From The Editor’s Desk -- A while back I did a short piece on “The Anglosphere.” This is defined as “the English-speaking nations of the world considered as a single social, economic, and political grouping—i.e., Britain, Canada, Australia, New Zealand, and the United States.” There are people, chiefly on the Right, who are promoting the Anglosphere as an important alternative to things like the European Union. The idea is that since we share a language, have similar (in some cases identical) legal systems, and embrace certain shared values, like fair play and the rule of law, we’d all get along better with each other than, say, we would with Arabs, Zulus, and Chinese.
The subtext for these people is, of course, race. That is, I think they see the Anglosphere as a way of putting up walls against non-caucasians (those, that is, who aren’t already here). The other unspoken premise, I think, is that the Anglosphere will be a way for us to unite against China, which is looking more and more and more like an expanding and aggressive empire these days.
The problem, I wrote in that earlier piece, is that if we are going to stand up to China, and Russia, and who knows who else, the Anglosphere would have to include countries with growing economies and the vitality required to stand up to aggressive up-and-coming world powers. In other words, it would have to include nations like South Africa and India…particularly India.
Which means that a successful Anglosphere would be more not less diverse than the system we have in place today. I wondered, as I concluded the article, how those people backing Brexit and supporting The Wall would feel about that? If power were exercised as much from Deli as from D.C., and if the leader of the Free World was named not Smith or Jones, but Melokuhle or Thandolwethu.
I’ve been thinking about that on and off over the last few weeks, and something else has struck me. Specifically, I’m not sure I’d be happy in an Anglosphere, or Hindi-Anglosphere, even if it were possible to set one up. Frankly, if India were included in it, and I think it would have to be, then eventually it would be the dominant power in the bloc. And, well, don’t get me wrong. I am a great admirer of Indian culture, and of many individual Indians, but it is also a culture in which I am not particularly comfortable. It is both (to my tastes) too chaotic and too hierarchical. The issue of caste, and conflicts between castes, bewilder me.
If India weren’t included, well, I guess I’m just not sure that the five (mostly white) English-speaking powers would be able to stand up to Russia and China. In fact, this is going to sound truly bizarre, and I’ve got no real evidence, but somehow…when I look at my own culture…I think I detect a kind of exhaustion.
Thus, except for a few real hawks, like say John Bolton (who wants to bomb everybody), I don’t pick up any taste in popular opinion for a military conflict with China. And I am frankly not sure we’re up for a non-military conflict with anybody. I mean, around the world I see other nations experimenting, developing, publishing, producing works of radical art …already China’s economy is larger than ours, and it produces more books, more scientific papers, more everything than we ever will.
And when I look at us, I just don’t see the same kind of vigor. We have energies, yes, but they seem too be wasted in battles with one another…or in rehashing old ideas, or in building walls, or setting up concentration camps for immigrants, or in huffing-and-puffing mightily in Universities about privilege this and sexism that.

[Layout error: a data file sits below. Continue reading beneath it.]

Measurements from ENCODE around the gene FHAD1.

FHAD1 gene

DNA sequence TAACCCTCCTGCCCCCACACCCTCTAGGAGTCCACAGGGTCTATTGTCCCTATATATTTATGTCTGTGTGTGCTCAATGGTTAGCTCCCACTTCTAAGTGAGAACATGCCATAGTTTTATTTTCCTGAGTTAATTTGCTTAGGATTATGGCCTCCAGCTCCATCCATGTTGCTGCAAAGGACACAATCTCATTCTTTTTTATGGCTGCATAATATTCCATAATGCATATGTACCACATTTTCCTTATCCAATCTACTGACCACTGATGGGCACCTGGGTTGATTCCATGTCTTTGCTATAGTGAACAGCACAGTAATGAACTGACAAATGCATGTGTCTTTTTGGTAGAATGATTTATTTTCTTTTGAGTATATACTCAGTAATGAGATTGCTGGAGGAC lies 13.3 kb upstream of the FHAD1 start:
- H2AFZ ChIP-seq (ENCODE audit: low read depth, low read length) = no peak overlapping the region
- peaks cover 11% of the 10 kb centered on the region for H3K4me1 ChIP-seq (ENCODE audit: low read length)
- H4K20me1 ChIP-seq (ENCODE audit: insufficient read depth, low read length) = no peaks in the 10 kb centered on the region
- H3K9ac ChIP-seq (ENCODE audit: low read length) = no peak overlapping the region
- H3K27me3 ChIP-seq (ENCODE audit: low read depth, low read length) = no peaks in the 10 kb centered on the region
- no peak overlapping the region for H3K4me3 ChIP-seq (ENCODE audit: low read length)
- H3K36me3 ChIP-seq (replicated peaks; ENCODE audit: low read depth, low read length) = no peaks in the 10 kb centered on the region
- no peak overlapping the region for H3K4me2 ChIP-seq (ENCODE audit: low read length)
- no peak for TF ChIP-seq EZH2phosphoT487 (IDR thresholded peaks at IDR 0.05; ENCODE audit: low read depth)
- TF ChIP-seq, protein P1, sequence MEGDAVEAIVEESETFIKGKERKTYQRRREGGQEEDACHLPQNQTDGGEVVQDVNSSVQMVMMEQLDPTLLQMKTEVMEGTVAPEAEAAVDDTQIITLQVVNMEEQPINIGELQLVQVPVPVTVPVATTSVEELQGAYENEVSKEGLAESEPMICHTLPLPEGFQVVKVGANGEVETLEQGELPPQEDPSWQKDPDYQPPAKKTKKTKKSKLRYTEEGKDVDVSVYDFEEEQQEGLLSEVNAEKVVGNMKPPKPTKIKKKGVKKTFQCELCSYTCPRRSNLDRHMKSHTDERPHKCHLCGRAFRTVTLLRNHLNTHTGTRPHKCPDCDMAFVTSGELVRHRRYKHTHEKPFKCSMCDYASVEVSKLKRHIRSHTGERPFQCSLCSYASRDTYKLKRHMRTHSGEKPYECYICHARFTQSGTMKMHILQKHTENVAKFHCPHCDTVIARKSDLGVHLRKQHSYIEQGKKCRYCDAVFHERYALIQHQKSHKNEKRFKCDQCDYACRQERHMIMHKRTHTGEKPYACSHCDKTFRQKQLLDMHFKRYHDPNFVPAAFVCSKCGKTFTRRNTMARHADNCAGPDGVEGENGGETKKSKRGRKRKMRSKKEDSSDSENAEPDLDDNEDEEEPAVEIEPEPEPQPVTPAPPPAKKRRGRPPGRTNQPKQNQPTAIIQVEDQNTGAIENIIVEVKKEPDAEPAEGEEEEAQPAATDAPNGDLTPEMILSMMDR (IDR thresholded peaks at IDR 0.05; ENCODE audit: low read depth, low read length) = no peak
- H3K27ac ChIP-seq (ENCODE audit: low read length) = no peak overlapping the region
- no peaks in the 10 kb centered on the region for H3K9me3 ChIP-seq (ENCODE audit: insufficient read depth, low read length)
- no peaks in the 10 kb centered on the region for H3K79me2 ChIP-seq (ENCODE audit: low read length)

Which worries me enormously.
I guess what I’m saying is that even if there were an Anglosphere, I’m not sure it would solve our problems.
Again, I’m not sure. But here’s a thing. I have the odd habit of getting short-lived enthusiasms for various topics. I don’t know why. It just happens. One day I’ll be fascinated by, oh, I don’t know…Syrian religious minority groups, maybe. That’ll last about a week, and then I’ll get interested in something else. Maybe Habsburg Italy, or gas core nuclear reactors, or whatever.
But, right at the moment, my fascination is with Francophone Africa and the French-speaking African diaspora chiefly, Senegal and Haiti, though others as well. I’ve been looking at articles on them on the web, seeing images on Instagram, and so on. Quite interesting, really.
And I know that, like all developing nations, they have their share of horrible problems. Poverty, hunger, war, these are the regrettable norm in many places of the world.
Yet…and again, here I speak irrationally, without real evidence,…I somehow feel (not think, just feel) that there is a remarkable energy about the cultures involved. I feel, maybe for no good reason, that there is an inventiveness to it, an intelligence, and a joie de vivre that is very attractive, and which will serve those nations and their peoples well.
And somehow, somehow, without evidence, but with a strange certainty that I cannot explain or justify…
I feel, somehow, that it is people such as these with whom we should align ourselves. Not just in the sense of a military or economic alliance, but in the sense that we should open ourselves to them, welcome immigrants from these nations, and where possible adopt the most entrepreneurial, the most daring, the most experimental of them.
In short, somehow, somehow, I feel that if we are going to continue to make a mark in the world, even as other countries show every sign of overtaking us in military and economic terms…then we will obtain our future by turning to the past.
That is, by doing what we have always done, and opening ourselves to the best of others. To our becoming others, and their becoming us…as we opened ourselves to Italians, Irish, German Jews, and a thousand, thousand others.
In other words, if we are to survive, it will not be by walls…
But by doors, and bridges…